Long tailed tit

My eyes were drawn at once to the source of their tiny peeping and like a hawk on a rabbit I spotted three picking their way through the apple branches just to the right of me. Encouraged to my feet for a better look I saw at least five in this tree alone, more flew from a third tree, and then a handful more, lollipopping one-by-one in perfect long-tail fashion. As I spun round in excitement I realised that I was surrounded and that every tree within the vicinity was crawling with the little flying spoons – perhaps 30 or 40 of them, if not more. I watched mesmerised for a good twenty minutes as they moved through the orchard feeding on the vast banquet provided by the lichen encrusted and mistletoe dripped branches of the old apple trees. I gather this would be an extended family with recent fledglings ganging together to feed in relative safety.

At this time of the year, many of the winged ones are now not-so-lovingly encouraging their large babies away from the nest. In this orchard alone I have encountered fledgling woodpeckers trying out their vertical landing skills on the small apple trees while remaining within earshot of the mothers squawk. The great tit parents were particularly aggressive and insistent that their offspring now fly the nest, and preferably away from the vicinity entirely, allowing them to get on with the business of a further brood before summer’s out. It’s not uncommon to see fledglings around at this time of the year, some on the ground, still being fed by their parents as they make that final push out into their respective worlds.

Farmer and dog watching Wilf

I look forward to walking with you soon and leave you with a little ditty that has been playing on my internal station over the past two weeks. Also included below is a photo diary of the month including the solstice celebrations.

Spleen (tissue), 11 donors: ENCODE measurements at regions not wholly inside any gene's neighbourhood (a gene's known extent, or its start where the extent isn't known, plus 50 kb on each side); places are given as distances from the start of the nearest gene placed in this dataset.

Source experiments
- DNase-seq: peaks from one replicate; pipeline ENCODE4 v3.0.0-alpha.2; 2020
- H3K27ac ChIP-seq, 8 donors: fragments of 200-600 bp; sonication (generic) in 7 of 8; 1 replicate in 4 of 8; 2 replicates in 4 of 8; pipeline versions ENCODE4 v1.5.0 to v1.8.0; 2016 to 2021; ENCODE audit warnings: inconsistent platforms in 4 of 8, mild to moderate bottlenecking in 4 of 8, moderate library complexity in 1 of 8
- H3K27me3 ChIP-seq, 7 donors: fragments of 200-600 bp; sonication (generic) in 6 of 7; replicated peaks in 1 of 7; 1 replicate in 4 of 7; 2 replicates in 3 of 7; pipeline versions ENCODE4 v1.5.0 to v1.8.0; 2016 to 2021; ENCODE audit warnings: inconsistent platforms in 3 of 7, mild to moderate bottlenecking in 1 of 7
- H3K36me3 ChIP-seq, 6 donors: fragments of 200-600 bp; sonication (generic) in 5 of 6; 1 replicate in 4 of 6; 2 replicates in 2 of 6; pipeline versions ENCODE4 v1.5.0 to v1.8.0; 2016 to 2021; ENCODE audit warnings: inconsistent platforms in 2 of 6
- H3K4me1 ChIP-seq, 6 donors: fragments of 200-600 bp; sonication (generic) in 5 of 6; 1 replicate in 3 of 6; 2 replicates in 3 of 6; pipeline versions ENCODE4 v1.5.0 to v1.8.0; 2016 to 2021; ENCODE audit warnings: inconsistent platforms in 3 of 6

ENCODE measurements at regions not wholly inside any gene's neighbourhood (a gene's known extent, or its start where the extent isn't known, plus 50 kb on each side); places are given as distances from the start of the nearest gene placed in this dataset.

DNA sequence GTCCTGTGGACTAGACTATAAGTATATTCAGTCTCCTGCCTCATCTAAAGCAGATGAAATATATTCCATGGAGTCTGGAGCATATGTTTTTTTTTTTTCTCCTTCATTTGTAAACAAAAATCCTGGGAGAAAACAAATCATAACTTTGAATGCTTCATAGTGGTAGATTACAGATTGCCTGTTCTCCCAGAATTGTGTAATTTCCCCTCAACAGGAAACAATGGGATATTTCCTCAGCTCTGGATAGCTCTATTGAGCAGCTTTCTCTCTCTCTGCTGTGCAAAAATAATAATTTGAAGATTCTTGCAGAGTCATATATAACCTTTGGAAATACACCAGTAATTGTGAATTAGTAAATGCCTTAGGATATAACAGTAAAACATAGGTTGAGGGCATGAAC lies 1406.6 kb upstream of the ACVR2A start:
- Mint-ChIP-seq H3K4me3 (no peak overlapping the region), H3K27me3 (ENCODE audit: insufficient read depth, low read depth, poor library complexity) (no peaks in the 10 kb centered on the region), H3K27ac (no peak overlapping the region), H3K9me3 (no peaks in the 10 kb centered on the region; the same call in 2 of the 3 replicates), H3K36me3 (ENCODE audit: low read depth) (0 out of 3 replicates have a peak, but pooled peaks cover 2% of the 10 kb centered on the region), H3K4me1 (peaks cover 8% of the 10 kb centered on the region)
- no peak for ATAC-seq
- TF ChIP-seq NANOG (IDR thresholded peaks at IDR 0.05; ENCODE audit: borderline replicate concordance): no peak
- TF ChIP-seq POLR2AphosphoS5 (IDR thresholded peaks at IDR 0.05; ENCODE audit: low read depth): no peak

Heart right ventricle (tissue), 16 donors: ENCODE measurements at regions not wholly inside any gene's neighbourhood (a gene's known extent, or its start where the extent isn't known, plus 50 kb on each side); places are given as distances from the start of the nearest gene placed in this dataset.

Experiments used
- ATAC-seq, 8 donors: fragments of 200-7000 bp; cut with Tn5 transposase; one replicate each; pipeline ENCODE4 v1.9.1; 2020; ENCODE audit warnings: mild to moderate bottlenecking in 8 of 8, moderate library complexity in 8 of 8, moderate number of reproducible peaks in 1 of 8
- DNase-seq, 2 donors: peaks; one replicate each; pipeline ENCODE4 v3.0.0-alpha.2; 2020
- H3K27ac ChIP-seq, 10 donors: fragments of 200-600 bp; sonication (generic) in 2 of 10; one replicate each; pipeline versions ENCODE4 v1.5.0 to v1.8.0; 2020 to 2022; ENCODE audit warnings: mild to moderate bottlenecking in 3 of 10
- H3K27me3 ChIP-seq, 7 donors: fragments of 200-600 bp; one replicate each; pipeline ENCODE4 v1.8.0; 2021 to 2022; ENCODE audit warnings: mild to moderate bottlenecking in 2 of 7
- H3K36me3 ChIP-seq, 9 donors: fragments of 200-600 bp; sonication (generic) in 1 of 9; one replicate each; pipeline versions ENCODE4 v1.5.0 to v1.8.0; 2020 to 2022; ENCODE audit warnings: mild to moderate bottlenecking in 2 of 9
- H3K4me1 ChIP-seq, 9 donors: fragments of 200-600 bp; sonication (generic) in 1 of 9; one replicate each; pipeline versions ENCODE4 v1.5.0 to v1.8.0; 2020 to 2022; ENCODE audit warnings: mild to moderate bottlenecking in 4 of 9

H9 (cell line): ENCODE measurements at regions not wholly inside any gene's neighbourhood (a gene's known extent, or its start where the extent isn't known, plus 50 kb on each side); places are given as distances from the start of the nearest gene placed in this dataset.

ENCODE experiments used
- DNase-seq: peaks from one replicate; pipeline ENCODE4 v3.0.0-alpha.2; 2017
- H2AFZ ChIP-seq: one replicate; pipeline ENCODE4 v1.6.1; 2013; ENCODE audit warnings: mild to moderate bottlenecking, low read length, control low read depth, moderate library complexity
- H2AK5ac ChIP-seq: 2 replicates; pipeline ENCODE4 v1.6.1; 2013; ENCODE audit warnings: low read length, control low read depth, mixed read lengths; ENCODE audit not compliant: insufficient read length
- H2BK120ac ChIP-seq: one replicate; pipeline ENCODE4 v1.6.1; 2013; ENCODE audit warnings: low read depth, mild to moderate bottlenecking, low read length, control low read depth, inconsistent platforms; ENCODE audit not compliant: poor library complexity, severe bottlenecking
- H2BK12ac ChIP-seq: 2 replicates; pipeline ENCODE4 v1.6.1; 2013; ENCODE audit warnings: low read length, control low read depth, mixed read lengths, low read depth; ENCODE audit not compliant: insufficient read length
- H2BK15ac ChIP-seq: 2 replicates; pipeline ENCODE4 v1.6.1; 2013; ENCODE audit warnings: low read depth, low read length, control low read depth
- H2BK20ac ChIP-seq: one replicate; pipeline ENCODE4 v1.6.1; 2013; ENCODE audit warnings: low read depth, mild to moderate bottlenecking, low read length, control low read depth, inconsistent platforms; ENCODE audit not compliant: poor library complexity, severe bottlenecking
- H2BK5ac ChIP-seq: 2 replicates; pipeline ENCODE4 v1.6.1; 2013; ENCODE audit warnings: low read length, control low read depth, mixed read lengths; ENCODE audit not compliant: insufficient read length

Until next time, we walk To The Trees.



The Apple

Thank you the blossom,
Thank you the bee
Thank the sun
Thank you the leaves
Thank you the orchard
And to the trees
Thank you the apple
For growing for me

Thank you the Earth
Thank you the seasons
Thank you the water
For so many reasons
Thank you the Sun
Thank you the seed
Thank you the apple
for growing for me


A Visual Diary – May / June

Upcoming Events

Public Tree Walks, Glastonbury – By Donation

Wedmore Tree Walk – Fri 14th July 12.00pm – Event link

Summer Tree Walk – Sat 8th July 11am – Event link

Summer Tree Walk – Sun 23rd July 11am – Event link

Woodland Folk Fire

Acoustic night, Paddington Farm. 

Thursday 13th 27th July – 10th, 24th Aug – 7.30pm – Event link

Abbey Tree Tours – Spring 2023

This walk can only be booked via the Abbey website:

Abbey Tree Walk – Sat 29th July 11am – 12.30pm

Abbey Tree Walk – Sat 19th Aug 11am – 12.30pm

Booking: 07548 936 081

Private walks

Walks for individuals and groups, for birthdays, weddings, and as an add on to your retreat, at a date and time to suit you.

Call Matt to book: 07548 936 081


Bring the outside in!

The To The Trees Newsletter A monthly release of creative writing by Matt, dedicated to the trees and released every Full Moon. Sign up to receive it straight to your inbox at this link:



Matt Witt

Author Matt Witt

More posts by Matt Witt